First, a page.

Tuesday, March 19, 2013

Hal Holbrook's "Mark Twain Tonight" reminds me of some of his wry observations about 1861 Wyoming

I finally got around to seeing Hal Holbrook in Mark Twain Tonight. I've been trying to it most of my adult life. Coincidentally, Holbrook has been performing it most of his adult life, nigh on 60 years. He was 29 when he first assumed the guise of the famous author. Now he's 88, looking a lot closer to what Twain looked like on the lecture circuit in 1905, when he was 70.

Holbrook resurrected Twain Saturday night before a capacity crowd at the Denver Center for the Performing Arts' Buell Theatre. Twenty-two Democrats, most of us from Cheyenne along with a few from Denver and Colorado Springs, thought that Mark Twain Tonight would be the perfect venture. In the show, Twain lambastes Democrats and Republicans, professing to a more independent nature than allowed by the two-party system. As he aged, though, he grew more radical, blasting organized religion, disorganized politicians and life's assorted vagaries.    

Mark Twain traveled by coach through Wyoming in 1861 on his way from Missouri to California. He wrote in his 1872 book Roughing It about Laramie Peak:  
"We passed Fort Laramie in the night, and on the seventh morning out we found ourselves in the Black Hills, with Laramie Peak at our elbow (apparently) looming vast and solitary -- a deep, dark, rich indigo blue in hue, so portentously did the old colossus frown under his beetling brows of storm-cloud. He was thirty or forty miles away, in reality, but he only seemed removed a little beyond the low ridge at our right."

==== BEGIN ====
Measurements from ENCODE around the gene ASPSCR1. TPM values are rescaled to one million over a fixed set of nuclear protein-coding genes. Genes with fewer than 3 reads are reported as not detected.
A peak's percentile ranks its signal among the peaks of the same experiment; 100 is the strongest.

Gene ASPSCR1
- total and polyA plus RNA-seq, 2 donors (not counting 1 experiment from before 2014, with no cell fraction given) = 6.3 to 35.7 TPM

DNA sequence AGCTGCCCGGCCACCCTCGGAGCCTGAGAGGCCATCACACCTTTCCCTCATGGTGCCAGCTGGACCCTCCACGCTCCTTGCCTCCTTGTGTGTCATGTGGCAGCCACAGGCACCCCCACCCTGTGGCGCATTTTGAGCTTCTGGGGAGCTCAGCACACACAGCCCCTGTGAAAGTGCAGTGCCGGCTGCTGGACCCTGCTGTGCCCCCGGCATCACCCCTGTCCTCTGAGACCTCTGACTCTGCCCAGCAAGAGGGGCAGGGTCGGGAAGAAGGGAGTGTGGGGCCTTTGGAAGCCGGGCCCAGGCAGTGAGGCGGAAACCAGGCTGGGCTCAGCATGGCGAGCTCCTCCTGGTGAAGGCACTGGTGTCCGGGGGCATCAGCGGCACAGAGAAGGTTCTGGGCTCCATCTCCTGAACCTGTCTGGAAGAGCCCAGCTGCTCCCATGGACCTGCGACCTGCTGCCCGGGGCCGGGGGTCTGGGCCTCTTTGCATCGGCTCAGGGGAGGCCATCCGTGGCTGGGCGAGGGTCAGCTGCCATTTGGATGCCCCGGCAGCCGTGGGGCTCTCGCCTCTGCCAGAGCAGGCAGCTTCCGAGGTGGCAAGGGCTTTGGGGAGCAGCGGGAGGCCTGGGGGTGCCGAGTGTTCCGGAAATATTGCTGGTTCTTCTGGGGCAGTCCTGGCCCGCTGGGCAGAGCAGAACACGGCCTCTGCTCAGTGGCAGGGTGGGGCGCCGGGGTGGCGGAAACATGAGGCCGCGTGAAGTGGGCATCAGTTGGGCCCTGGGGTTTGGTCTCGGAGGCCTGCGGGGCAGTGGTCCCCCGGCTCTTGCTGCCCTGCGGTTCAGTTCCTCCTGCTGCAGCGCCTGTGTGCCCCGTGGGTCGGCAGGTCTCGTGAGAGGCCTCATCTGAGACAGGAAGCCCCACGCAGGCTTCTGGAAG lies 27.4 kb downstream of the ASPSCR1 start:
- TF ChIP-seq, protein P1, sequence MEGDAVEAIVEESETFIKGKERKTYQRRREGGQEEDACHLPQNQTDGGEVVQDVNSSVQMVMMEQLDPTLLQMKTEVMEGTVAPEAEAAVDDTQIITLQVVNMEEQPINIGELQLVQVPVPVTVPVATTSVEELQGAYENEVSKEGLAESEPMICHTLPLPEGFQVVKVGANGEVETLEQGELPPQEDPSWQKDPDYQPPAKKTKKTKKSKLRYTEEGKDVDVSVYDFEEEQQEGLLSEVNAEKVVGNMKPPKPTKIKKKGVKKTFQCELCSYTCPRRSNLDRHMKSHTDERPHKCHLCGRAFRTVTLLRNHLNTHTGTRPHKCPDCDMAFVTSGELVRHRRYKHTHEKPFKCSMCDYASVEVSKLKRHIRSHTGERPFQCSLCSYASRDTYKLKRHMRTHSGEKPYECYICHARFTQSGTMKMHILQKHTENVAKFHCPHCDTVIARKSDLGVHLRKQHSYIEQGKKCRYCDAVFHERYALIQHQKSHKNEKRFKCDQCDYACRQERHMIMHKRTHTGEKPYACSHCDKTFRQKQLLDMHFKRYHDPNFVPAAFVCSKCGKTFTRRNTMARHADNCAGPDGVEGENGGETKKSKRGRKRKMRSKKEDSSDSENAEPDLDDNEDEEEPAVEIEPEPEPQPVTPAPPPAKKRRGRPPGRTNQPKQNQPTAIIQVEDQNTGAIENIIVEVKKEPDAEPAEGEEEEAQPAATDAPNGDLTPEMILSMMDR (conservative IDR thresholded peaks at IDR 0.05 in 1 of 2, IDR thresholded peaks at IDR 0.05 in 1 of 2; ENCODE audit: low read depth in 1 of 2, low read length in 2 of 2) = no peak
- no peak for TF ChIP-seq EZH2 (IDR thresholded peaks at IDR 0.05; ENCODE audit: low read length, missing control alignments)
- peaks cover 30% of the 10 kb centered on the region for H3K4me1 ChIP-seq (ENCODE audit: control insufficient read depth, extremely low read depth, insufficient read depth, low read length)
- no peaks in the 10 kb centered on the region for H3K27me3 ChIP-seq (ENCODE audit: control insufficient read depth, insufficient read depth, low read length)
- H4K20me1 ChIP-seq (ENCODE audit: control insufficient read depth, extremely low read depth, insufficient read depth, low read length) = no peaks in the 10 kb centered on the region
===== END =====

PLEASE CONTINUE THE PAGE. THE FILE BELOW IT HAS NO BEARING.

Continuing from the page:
Later, Twain described his passage through Wyoming's South Pass City:
Toward dawn we got under way again, and presently as we sat with raised curtains enjoying our early-morning smoke and contemplating the first splendor of the rising sun as it swept down the long array of mountain peaks, flushing and gilding crag after crag and summit after summit, as if the invisible Creator reviewed his gray veterans and they saluted with a smile, we hove in sight of South Pass City. The hotel-keeper, the postmaster, the blacksmith, the mayor, the constable, the city marshal and the principal citizen and property holder, all came out and greeted us cheerily, and we gave him good day. He gave us a little Indian news, and a little Rocky Mountain news, and we gave him some Plains information in return. He then retired to his lonely grandeur and we climbed on up among the bristling peaks and the ragged clouds. South Pass City consisted of four log cabins, one if which was unfinished, and the gentleman with all those offices and titles was the chiefest of the ten citizens of the place. Think of hotel-keeper, postmaster, blacksmith, mayor, constable, city marshal and principal citizen all condensed into one person and crammed into one skin.
Thus Twain became one of the many chroniclers of Wyoming. Many, like Twain, were just passing through, noting for posterity the rugged landscapes and quirky characters. Others stayed, noting the quirky landscapes and rugged characters. 

I am one of them. I love Twain's humor and attempt to honor it by imitation. Laramie's Bill Nye was another humorist from Wyoming, spending time as a newspaperman in Laramie. He founded the Laramie Boomerang, naming it after his mule. Contemporary Wyoming writers such as Tim Sandlin follow in Nye's footsteps. 

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